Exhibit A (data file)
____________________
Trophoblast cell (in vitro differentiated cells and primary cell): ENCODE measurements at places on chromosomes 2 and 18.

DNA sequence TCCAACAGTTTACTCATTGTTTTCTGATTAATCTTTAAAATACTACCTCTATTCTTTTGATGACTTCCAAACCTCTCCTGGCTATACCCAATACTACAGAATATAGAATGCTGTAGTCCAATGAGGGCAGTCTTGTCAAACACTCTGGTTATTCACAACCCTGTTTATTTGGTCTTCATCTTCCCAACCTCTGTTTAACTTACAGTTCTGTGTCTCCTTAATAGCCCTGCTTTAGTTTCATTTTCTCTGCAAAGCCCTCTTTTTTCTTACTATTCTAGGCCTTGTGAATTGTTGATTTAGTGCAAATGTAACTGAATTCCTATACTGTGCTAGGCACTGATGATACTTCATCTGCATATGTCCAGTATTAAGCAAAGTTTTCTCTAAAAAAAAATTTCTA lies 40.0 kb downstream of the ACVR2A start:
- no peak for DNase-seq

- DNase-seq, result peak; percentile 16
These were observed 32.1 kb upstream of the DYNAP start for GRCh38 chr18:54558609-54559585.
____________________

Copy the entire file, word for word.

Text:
Trophoblast cell (in vitro differentiated cells and primary cell): ENCODE measurements at places on chromosomes 2 and 18.

DNA sequence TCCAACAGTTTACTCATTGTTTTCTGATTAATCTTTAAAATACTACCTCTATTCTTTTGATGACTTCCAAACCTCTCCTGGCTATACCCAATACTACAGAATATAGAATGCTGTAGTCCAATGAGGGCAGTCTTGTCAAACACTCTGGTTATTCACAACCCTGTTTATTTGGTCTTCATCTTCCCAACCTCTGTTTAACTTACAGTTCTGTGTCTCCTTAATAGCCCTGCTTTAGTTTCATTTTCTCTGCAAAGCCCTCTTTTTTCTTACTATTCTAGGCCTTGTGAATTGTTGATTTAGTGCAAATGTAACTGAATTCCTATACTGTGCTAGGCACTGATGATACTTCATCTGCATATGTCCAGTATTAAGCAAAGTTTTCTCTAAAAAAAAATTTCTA lies 40.0 kb downstream of the ACVR2A start:
- no peak for DNase-seq

- DNase-seq, result peak; percentile 16
These were observed 32.1 kb upstream of the DYNAP start for GRCh38 chr18:54558609-54559585.